Lowlands Festival: FIVE DAYS TO GO

Over the course of the next five days, we’re going to be counting down the minutes ahead of Lowlands 2017‘s massive 25th anniversary edition. The festival will celebrate the milestone in style, featuring the likes of The xx, Editors and Mumford & Sons atop the bill alongside a barrage of huge acts, among them Iggy Pop, Elbow and Sean Paul. For the first instalment of our countdown, we’re going to take a trip down memory lane and look at the five performances which topped our list during last year’s edition of Lowlands.

King Gizzard & the Lizard Wizard
What we said: “One band who have already inducted themselves into the cult heroes Hall of Fame is Aussie outfit King Gizzard & the Lizard Wizard, whose new album Nonagon Infinity is one hell of a journey from start to finish (and from finish to start). The record comprises of nine interconnected tracks, all of which they played in Biddinghuizen. Performing an album as visceral and chaotic as Nonagon Infinity is no mean feat, with its manically repeated riffs (Robot Stop, Big Fat Wasp, Gamma Knife), slow jam moments (Mr Beat, Wah Wah) and closing freak-outs (Evil Death Roll & Robot Stop) all intertwining to form one massive melting pot of hysteria which lasted for nearly an hour. It was essentially one long song. Bands like King Gizzard & the Lizard Wizard don’t come round often, but when they do it’s guaranteed to be nothing short of a spectacle.”


What we said: “Indie outfit Whitney opened the day’s proceedings on the Charlie stage, bringing their free love for all vibe to a packed crowd which witnessed drummer/vocalist Julian Ehrlich make out with his band’s bassist following early track Light Upon the Lake. What’s great about Whitney (on record formed by Ehrlich and guitarist Max Kacakek) is their ability to bring swift and smooth indie pop which carries with itself bouts of soul and pure vigour. They combine crowd interaction with inter band interaction as bottles of Jack Daniels and French wine get swigged by the songs, all of which are pulled off masterfully. Early highlight Golden Days saw the whole crowd silent in awe until its jubilant closing section, before show closer No Woman received a justifiably big reaction from the tent. Whitney are a band who we ought to cherish for the future, because bands of this calibre are a dying breed.”


Biffy Clyro
What we said: “Scottish rockers Biffy Clyro took new album Ellipsis to the neighbouring Bravo tent not too long after, with Simon Neil and co. opening their set on the ever-massive single Wolves of Winter amidst a sea of strobe lights and visible lack of clothing. Early cut Living is a Problem Because Everything Dies stood out, partly thanks to Neil’s manic stares and memorable onstage antics. Brotherly duo James (bass) and Ben Johnston (drums) formed the band’s formidable rhythm section, one which formed the backbone of riff-heavy anthem Black Chandelier and catchy new single Howl. Biffy Clyro are festival headliners of the future, and this was just the beginning.”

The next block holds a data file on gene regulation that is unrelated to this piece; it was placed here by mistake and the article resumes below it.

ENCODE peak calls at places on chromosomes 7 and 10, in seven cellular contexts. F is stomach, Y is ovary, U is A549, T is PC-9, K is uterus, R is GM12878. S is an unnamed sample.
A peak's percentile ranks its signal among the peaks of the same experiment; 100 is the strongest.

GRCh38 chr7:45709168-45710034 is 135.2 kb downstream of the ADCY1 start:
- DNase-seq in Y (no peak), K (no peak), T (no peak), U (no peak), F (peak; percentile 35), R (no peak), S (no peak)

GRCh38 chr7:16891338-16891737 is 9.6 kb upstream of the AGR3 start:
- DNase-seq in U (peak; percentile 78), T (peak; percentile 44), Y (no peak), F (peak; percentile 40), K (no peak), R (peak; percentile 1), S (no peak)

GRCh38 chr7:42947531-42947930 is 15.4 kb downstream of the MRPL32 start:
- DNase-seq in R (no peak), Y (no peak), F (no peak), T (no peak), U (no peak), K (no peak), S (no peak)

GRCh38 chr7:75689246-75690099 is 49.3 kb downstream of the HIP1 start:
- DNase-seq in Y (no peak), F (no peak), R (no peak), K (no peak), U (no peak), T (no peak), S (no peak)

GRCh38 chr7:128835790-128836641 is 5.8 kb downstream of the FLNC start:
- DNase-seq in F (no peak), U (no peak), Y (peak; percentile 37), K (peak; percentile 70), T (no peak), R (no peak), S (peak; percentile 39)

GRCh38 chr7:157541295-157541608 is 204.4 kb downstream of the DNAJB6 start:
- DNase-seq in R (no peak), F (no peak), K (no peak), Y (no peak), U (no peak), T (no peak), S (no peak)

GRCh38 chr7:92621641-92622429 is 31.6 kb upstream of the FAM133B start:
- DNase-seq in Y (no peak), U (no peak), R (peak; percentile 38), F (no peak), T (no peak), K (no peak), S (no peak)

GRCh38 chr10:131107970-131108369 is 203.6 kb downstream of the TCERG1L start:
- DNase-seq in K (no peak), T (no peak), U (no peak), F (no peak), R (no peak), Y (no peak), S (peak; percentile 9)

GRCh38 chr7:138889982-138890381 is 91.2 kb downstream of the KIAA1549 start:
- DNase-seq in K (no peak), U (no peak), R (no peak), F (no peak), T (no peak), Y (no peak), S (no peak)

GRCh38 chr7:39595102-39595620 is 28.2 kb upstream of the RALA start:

What we said: “Teignmouth trio Muse closed out the first day in front of some 30,000 festivalgoers, performing a majestic set which drew from across the band’s vast back catalogue. Set opener Psychobrought with itself bouts of anarchy as Matt Bellamy’s virtuous guitar skills stood out. Early hit Plug in Baby made an appearance as the whole tent sung along loudly, something which they also did for the likes of Absolution cutsHysteria and Time is Running Out, as well as later cut Uprising and show closer Knights of Cydonia. It was a short set for Muse’s standards, but that didn’t make it any less powerful or memorable than it always is. Whereas most bands in Muse’s position tend to hit a glass ceiling at this point in their career, Muse are only just surpassing it.”


What we said: “Oxford quintet Foals had the tough task of headlining the Bravo stage, managing to pack out the whole tent for the duration of their 75-minute long set. New album What Went Down featured predominantly alongside its predecessor, Holy Fire, with the funk-infused My Number and manic Snake Oil featuring early on amidst a mixture of hectic strobe lights and various attempts by frontman Yannis Philippakis to get on personal terms with the crowd. Philippakis is a born and bred frontman, mastering the art so well that he descends into the crowd at various points throughout the show, most notably during What Went Down’s menacing title track. Next week, Foals will close Reading Festival in what is set to be the biggest set of their careers. Lowlands was just a warm up for the quintet, and boy what a stunning one it was.”


Check back tomorrow for the second part of our countdown.